There is also a default validate implementation for FilePlugins, which checks that the plugin's source file exists, and throws an ArgumentError otherwise. If you want to extend the validation but keep the file existence check, use the invoke method as described above.

For more examples, see the plugins in the Continuous Integration (CI) and Code Coverage sections.

Supporting Interactive Mode

When it comes to supporting interactive mode for your custom plugins, you have two options: write your own interactive method, or use the default one. If you choose the first option, then you are free to implement the method however you want. If you want to use the default implementation, then there are a few functions that you should be aware of, although in many cases you will not need to add any new methods.

interactive(T::Type{<:Plugin}) -> T

Interactively create a plugin of type T. Implement this method and ignore other related functions only if you want completely custom behaviour.

prompt(::Type{P}, ::Type{T}, ::Val{name::Symbol}) -> Any

Prompts for an input of type T for field name of plugin type P. Implement this method to customize particular fields of particular types.

customizable(::Type{<:Plugin}) -> Vector{Pair{Symbol, DataType}}

Return a list of keyword arguments that the given plugin type accepts, which are not fields of the type, and should be customizable in interactive mode. For example, for a constructor Foo(; x::Bool), provide [x => Bool]. If T has fields which should not be customizable, use NotCustomizable as the type.

input_tips(::Type{T}) -> Vector{String}

Provide some extra tips to users on how to structure their input for the type T, for example if multiple delimited values are expected.

convert_input(::Type{P}, ::Type{T}, s::AbstractString) -> T

Convert the user input s into an instance of T for plugin of type P. A default implementation of T(s) exists.


Miscellaneous Tips

Writing Template Files

For an overview of writing template files for Mustache.jl, see Custom Template Files in the user guide.


There are a few predicate functions for plugins that are occasionally used to answer questions like "does this Template have any code coverage plugins?". If you're implementing a plugin that fits into one of the following categories, it would be wise to implement the corresponding predicate function to return true for instances of your type.

needs_username(::Plugin) -> Bool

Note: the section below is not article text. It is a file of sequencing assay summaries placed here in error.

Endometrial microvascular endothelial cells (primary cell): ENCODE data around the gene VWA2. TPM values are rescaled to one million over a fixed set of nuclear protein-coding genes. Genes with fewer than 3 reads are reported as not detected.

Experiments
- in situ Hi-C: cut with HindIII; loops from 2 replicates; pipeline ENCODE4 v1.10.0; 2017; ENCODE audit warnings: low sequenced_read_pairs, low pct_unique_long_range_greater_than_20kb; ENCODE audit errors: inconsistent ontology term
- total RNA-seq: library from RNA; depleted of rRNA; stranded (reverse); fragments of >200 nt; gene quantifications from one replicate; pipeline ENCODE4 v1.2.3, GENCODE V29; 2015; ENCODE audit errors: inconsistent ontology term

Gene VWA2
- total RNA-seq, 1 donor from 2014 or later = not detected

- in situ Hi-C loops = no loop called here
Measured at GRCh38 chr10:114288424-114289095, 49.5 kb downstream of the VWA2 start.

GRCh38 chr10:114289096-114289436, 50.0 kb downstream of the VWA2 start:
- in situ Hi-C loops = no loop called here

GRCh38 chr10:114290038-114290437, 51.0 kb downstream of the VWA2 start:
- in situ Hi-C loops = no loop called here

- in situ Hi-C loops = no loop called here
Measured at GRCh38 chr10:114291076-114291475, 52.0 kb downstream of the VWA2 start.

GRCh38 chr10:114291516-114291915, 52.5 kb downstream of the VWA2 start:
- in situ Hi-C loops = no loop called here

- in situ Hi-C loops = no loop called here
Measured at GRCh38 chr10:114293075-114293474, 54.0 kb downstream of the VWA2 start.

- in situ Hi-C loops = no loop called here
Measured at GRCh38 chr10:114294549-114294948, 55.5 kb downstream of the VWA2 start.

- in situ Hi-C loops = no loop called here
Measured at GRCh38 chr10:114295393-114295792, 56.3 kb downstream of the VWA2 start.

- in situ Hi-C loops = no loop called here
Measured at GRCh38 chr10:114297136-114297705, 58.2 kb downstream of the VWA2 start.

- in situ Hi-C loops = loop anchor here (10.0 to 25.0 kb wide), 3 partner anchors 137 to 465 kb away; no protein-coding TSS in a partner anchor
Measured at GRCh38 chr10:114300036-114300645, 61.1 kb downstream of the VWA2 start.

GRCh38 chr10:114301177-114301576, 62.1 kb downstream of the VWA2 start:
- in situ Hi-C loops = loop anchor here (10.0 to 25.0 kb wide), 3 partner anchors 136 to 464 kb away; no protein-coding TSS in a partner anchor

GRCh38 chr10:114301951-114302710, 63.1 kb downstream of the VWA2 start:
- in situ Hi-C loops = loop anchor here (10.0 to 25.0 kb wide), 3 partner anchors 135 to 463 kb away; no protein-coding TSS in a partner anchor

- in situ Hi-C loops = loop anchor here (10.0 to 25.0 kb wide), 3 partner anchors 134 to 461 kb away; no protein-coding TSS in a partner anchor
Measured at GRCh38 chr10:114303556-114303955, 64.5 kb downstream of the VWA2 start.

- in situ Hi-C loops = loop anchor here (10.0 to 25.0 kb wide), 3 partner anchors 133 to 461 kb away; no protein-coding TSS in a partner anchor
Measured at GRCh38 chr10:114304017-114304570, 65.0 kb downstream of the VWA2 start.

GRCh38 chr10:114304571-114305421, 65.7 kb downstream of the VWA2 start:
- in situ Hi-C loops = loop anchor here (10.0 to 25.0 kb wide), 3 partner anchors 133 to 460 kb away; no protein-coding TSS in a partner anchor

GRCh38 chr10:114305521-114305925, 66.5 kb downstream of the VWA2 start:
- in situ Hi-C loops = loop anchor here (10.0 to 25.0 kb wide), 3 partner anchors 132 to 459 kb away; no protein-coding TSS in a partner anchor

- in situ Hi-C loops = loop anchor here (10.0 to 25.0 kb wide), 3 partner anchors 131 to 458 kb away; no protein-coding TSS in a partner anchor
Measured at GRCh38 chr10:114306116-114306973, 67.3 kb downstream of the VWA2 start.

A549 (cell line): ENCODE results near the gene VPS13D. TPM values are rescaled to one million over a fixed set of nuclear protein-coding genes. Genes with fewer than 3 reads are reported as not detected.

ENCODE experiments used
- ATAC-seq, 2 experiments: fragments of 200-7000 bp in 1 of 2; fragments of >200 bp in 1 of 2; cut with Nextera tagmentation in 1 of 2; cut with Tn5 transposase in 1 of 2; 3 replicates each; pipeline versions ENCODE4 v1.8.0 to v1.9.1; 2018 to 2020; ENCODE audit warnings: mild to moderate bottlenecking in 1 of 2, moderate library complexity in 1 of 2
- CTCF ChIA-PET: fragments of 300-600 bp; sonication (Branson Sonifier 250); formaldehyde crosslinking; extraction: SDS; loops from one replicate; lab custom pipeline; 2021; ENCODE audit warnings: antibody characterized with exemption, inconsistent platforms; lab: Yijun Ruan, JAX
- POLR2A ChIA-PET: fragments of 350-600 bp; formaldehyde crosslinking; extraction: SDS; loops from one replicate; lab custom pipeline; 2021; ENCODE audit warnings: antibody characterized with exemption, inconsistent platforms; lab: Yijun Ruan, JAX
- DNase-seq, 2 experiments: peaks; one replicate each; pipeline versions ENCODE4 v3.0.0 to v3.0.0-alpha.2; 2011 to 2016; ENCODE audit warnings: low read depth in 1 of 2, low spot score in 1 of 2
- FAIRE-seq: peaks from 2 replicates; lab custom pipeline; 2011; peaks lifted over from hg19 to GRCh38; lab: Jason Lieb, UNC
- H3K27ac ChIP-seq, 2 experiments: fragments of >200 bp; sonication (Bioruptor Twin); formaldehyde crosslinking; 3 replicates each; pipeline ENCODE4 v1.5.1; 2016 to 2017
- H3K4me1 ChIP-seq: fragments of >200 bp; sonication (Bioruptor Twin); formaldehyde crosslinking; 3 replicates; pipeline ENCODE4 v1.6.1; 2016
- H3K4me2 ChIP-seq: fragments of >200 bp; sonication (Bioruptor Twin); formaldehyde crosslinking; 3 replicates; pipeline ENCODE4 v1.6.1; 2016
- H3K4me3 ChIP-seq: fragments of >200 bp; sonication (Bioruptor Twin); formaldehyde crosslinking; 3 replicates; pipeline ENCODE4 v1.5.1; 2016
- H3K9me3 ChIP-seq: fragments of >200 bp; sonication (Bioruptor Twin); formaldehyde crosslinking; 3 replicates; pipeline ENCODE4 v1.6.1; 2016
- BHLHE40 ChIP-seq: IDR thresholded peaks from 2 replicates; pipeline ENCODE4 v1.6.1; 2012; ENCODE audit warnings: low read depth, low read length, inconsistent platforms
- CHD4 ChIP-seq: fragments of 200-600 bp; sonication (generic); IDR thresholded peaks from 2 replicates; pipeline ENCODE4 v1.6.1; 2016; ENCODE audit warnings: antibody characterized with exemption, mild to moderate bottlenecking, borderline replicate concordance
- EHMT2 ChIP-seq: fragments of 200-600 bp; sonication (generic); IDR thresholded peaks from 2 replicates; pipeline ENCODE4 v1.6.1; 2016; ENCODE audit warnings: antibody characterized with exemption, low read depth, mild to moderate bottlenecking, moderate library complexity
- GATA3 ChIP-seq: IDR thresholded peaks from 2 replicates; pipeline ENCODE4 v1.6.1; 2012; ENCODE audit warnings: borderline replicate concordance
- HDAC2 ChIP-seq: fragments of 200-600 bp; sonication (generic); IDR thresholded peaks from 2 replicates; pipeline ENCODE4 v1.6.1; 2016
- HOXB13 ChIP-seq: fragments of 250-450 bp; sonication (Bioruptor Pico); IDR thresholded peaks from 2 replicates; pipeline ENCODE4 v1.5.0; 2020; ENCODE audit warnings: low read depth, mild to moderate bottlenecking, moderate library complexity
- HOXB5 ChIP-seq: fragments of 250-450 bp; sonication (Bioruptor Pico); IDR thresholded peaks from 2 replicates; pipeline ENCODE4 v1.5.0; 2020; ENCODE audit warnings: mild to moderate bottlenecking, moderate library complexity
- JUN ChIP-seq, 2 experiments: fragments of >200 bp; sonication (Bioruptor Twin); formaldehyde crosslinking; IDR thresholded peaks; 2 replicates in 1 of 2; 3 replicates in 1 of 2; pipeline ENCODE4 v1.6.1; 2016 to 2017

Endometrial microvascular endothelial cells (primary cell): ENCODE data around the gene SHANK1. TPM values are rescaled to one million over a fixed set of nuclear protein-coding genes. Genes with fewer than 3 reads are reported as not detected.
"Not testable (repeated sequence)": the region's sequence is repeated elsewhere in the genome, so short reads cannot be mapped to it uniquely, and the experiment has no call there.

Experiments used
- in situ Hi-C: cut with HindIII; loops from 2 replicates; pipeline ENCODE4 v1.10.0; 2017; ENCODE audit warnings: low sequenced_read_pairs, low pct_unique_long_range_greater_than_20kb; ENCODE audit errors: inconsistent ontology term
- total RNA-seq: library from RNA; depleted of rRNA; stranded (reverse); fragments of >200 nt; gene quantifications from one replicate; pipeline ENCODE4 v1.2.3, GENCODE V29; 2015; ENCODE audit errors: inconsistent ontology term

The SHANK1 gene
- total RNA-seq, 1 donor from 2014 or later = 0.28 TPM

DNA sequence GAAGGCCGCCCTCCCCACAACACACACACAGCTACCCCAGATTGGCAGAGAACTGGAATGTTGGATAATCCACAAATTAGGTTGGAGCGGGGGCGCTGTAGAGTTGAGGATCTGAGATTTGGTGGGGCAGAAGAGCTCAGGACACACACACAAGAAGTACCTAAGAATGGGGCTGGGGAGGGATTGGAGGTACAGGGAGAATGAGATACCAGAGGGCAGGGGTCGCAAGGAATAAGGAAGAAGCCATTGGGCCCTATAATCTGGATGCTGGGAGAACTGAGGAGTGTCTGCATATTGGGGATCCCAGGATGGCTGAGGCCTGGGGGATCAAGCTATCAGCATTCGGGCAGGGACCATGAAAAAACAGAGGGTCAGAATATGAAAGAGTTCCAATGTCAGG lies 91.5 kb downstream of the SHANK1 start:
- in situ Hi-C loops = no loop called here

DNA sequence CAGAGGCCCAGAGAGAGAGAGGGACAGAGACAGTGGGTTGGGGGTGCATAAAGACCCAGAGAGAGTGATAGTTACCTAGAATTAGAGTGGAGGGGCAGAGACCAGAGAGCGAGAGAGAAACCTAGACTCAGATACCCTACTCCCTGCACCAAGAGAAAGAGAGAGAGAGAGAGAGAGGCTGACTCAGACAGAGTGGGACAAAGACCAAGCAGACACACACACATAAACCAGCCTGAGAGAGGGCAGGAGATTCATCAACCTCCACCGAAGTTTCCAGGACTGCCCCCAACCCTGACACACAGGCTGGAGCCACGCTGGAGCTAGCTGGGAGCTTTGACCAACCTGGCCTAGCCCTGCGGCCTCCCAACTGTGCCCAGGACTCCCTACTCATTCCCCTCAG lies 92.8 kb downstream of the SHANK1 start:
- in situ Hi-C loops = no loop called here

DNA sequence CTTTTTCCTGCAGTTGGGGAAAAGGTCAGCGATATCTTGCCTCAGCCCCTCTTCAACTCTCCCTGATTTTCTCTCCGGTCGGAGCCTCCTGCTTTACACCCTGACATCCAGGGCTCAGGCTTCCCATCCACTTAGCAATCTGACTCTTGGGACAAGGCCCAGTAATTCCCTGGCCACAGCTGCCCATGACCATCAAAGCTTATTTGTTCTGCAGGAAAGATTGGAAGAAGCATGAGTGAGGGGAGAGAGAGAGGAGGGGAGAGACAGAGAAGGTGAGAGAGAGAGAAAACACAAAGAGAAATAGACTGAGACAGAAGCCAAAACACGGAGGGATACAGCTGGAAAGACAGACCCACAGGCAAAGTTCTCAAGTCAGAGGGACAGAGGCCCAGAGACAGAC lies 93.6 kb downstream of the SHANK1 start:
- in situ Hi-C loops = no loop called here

Determine whether or not a plugin needs a Git hosting service username to function correctly. If you are implementing a plugin that uses the user field of a Template, you should implement this function and return true.

is_ci(::Plugin) -> Bool

Determine whether or not a plugin is a CI plugin. If you are adding a CI plugin, you should implement this function and return true.

is_coverage(::Plugin) -> Bool

Determine whether or not a plugin is a coverage plugin. If you are adding a coverage plugin, you should implement this function and return true.


Formatting Version Numbers

When writing configuration files for CI services, working with version numbers is often needed. There are a few convenience functions that can be used to make this a little bit easier.

format_version(v::Union{VersionNumber, AbstractString}) -> String

Strip everything but the major and minor release from a VersionNumber. Strings are left in their original form.

collect_versions(t::Template, versions::Vector) -> Vector{String}

Combine t's Julia version with versions, and format them as major.minor. This is useful for creating lists of versions to be included in CI configurations.



If you write a cool new plugin that could be useful to other people, or find and fix a bug, you're encouraged to open a pull request with your changes. Here are some testing tips to ensure that your PR goes through as smoothly as possible.

Updating Reference Tests & Fixtures

If you've added or modified plugins, you should update the reference tests and the associated test fixtures. In test/reference.jl, you'll find a "Reference tests" test set that basically generates a bunch of packages, and then checks each file against a reference file, which is stored somewhere in test/fixtures. Note the reference tests only run on one specific version of Julia; check test/runtests.jl to see the current version used.

For new plugins, you should add an instance of your plugin to the "All plugins" and "Wacky options" test sets, then run the tests with Pkg.test. They should pass, and there will be new files in test/fixtures. Check them to make sure that they contain exactly what you would expect!

For changes to existing plugins, update the plugin options appropriately in the "Wacky options" test set. Failing tests will give you the option to review and accept changes to the fixtures, updating the files automatically for you.

Updating "Show" Tests

Depending on what you've changed, the tests in test/show.jl might fail. To fix those, you'll need to update the expected value to match what is actually displayed in a Julia REPL (assuming that the new value is correct).